Germany’s homegrown Q menace
13 Aug 2021|

On 1 August 2020, about 30,000 people gathered in Berlin to protest against Covid-19 lockdown measures. Although the event, organised by the Stuttgart-based Querdenker movement, defied a ban on public gatherings, it was ultimately a relatively peaceful affair. That was not the case with the next anti-lockdown demonstration in the capital, on 29 August.

Most of the 38,000 participants in the 29 August rally—which took place after an administrative court in Berlin overturned a police ban on the demonstration—did behave peacefully. But a splinter group of 450–500 protesters, many from the far right, attempted to storm the Reichstag. The assault was neither as violent nor as well planned as the one on the US Capitol that would take place on 6 January 2021—fuelled by America’s own ‘Q’, QAnon—but it was the first time since the Nazi era that the building had been violated. This does not bode well for Germany.

Fast forward to 1 August 2021. The Querdenker had applied for permission to stage a demonstration involving about 25,000 people, which the city declined on the grounds that the movement had repeatedly violated pandemic requirements. The organisers went to court and lost. However, a motorcade was allowed.

But the motorcade turned out to be a ruse. Instead, groups of Querdenker sympathisers started to march from different parts of the city with the alleged aim of congregating at the Brandenburg Gate and in front of the Reichstag. A rather surreal scene ensued. The 7,000 Querdenker, maskless and disregarding hygiene measures, enjoyed playing cat and mouse with the police, who had seemingly underestimated the likelihood and scale of the illegal rally, and the potential for violence.

A play on words, ‘Querdenker’ connotes contrariness on one hand and lateral thinking on the other. The movement was launched in April 2020 by a Stuttgart-based software engineer, Michael Ballweg, to promote one cause: the end of Covid-19 lockdowns.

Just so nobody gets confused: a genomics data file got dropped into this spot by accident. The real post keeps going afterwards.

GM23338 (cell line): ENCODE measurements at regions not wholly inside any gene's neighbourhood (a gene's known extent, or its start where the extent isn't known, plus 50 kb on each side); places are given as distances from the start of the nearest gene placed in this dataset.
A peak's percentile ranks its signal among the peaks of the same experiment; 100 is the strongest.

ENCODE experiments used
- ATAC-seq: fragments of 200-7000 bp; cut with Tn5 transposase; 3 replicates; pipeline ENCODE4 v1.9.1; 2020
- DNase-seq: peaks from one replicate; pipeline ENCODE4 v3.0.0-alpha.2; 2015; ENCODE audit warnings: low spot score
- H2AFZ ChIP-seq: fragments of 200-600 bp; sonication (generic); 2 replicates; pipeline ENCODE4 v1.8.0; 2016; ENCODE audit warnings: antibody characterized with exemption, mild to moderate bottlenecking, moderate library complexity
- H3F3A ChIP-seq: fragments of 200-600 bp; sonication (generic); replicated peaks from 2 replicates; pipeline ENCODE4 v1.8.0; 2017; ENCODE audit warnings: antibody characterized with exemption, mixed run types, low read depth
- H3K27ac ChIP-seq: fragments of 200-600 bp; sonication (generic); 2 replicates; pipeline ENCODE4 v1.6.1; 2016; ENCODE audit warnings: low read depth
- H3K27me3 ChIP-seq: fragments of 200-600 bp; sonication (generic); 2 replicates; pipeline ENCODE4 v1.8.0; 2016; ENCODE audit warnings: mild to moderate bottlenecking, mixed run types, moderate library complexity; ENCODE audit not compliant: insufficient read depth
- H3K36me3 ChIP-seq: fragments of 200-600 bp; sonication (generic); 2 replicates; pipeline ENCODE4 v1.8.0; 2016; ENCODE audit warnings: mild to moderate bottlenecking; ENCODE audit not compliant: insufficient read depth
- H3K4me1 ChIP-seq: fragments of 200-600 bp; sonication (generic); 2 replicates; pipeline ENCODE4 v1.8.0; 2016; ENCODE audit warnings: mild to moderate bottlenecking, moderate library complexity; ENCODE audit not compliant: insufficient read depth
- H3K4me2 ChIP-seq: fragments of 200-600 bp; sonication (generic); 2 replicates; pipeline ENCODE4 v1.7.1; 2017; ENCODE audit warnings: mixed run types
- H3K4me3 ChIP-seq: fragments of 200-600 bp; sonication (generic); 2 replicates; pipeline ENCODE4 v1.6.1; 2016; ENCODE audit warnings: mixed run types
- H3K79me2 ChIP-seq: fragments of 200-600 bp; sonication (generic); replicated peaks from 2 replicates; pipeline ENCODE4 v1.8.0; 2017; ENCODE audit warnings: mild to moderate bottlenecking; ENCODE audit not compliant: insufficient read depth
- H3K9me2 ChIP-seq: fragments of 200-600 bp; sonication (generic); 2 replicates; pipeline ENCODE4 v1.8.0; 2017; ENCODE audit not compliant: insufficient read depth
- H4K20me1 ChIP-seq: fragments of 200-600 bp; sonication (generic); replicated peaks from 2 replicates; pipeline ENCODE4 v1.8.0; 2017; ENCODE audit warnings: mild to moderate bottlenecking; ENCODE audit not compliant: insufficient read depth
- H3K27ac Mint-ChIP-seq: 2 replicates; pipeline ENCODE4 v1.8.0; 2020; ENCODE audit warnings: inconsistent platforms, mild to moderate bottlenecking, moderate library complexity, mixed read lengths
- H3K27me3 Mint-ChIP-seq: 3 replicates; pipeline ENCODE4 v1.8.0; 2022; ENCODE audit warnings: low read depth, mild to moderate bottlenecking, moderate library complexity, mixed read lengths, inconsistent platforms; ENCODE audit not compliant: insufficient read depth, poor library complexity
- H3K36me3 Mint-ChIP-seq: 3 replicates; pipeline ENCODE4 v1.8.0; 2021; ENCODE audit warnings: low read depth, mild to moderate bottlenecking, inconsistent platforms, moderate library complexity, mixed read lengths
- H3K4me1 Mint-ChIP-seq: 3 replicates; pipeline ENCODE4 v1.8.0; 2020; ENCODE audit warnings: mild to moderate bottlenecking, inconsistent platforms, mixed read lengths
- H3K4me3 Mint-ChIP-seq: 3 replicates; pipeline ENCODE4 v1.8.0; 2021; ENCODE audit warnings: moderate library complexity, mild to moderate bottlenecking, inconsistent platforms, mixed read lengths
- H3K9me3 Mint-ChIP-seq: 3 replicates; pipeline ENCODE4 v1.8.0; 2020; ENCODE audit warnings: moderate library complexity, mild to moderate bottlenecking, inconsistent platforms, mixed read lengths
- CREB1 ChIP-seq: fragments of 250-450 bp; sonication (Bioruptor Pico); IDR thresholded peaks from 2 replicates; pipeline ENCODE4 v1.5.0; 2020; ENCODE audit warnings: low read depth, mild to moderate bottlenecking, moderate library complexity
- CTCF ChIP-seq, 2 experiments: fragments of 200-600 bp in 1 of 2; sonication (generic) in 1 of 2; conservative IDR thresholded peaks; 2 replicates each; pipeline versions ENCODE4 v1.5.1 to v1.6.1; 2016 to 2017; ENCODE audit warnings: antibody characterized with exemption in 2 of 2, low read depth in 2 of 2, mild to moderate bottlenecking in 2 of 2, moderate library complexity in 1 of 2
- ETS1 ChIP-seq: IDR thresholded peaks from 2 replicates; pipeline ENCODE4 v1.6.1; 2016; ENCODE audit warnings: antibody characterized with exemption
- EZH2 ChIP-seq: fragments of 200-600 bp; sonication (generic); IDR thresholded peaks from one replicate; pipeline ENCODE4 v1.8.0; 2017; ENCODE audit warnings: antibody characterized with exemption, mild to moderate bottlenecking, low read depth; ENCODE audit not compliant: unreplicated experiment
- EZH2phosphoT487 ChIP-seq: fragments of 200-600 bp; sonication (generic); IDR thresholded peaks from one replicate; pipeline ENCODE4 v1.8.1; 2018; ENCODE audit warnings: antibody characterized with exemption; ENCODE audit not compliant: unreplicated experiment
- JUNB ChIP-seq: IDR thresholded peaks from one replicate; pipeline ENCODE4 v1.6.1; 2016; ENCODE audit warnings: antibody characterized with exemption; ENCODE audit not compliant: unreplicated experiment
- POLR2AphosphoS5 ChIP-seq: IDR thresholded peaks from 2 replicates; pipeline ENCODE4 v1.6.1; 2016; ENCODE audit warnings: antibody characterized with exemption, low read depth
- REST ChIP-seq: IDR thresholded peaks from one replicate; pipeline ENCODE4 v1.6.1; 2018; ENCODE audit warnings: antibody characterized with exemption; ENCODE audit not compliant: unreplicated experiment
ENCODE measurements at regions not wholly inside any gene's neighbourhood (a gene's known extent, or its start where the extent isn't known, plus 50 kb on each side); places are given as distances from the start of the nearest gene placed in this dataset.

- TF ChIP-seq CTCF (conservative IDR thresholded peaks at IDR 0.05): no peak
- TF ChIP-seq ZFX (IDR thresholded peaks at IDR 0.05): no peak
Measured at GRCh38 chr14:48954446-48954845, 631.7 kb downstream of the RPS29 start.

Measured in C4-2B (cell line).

According to Ballweg and his followers, public-health measures during the pandemic violate the German people’s constitutional rights, including that of free assembly. This is not untrue. But the government’s position—which reflects extensive deliberation in parliament and the courts—is that these temporary violations are warranted, given the severity of the Covid-19 threat.

The Querdenker are unconvinced. They accuse the government of using the pandemic as a pretext to establish a dictatorship. Their favorite slogan, chanted at many a lockdown protest, is ‘Peace, freedom, no dictatorship.’

Following the events of August 2020, the ‘peace’ part of that slogan is increasingly being called into question. So is the Querdenker movement’s focus on constitutional rights during Covid-19 lockdowns. As the movement has grown—there are now local chapters in 59 German cities—it has expanded the scope of its argument.

A recent Querdenker press release claims that the government has used the pandemic to create a ‘state of permanent surveillance’ and grant new powers to police and border guards, ‘in order to further restrict human rights across Europe’. Moreover, the movement asserts, the government has forced people to ‘lose their jobs … work overtime, forego wages, and ruin their health’, and destroyed young people’s future prospects by restricting education. Germany is now facing ‘the greatest redistribution from the bottom up, and a wave of expropriations of historic proportions’, and Querdenker will not ‘turn a blind eye’ to it.

By linking its main concern to issues like state surveillance and economic inequality, the Querdenker movement has drastically expanded its potential support base. Anti-vaxxers, anarchists, libertarians, right-wingers and esoteric groups of all stripes have joined the cause. This is not unusual for a social movement of this kind, but it doesn’t do much for the Querdenkers’ credibility.